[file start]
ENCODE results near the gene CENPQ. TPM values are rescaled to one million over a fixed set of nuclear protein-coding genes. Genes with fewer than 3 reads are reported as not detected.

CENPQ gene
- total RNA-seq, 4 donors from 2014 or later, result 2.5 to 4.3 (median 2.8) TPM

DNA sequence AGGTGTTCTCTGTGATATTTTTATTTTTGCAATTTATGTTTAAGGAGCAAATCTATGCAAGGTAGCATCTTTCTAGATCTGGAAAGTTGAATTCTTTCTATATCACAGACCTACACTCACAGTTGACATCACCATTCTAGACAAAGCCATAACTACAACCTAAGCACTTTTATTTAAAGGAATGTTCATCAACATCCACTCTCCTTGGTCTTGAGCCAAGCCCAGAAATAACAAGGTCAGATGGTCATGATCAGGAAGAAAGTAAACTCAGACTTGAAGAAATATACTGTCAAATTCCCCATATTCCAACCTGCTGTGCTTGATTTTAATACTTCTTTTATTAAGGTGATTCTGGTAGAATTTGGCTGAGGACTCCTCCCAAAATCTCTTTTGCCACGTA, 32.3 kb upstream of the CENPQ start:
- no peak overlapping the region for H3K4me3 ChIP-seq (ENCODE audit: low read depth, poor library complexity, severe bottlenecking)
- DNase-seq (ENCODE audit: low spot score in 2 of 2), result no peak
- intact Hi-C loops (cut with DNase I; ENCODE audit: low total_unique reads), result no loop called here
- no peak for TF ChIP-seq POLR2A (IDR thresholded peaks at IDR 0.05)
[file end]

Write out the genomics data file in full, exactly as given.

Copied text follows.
ENCODE results near the gene CENPQ. TPM values are rescaled to one million over a fixed set of nuclear protein-coding genes. Genes with fewer than 3 reads are reported as not detected.

CENPQ gene
- total RNA-seq, 4 donors from 2014 or later, result 2.5 to 4.3 (median 2.8) TPM

DNA sequence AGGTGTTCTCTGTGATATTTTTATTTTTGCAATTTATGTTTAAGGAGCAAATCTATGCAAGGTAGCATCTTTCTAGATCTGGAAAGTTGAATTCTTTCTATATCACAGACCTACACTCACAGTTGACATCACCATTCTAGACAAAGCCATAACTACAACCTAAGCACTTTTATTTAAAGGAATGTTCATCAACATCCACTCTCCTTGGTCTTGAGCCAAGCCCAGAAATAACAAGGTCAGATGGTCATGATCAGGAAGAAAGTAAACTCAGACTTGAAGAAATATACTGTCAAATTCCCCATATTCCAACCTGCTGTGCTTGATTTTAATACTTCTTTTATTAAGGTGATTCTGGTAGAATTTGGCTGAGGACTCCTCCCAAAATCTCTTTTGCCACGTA, 32.3 kb upstream of the CENPQ start:
- no peak overlapping the region for H3K4me3 ChIP-seq (ENCODE audit: low read depth, poor library complexity, severe bottlenecking)
- DNase-seq (ENCODE audit: low spot score in 2 of 2), result no peak
- intact Hi-C loops (cut with DNase I; ENCODE audit: low total_unique reads), result no loop called here
- no peak for TF ChIP-seq POLR2A (IDR thresholded peaks at IDR 0.05)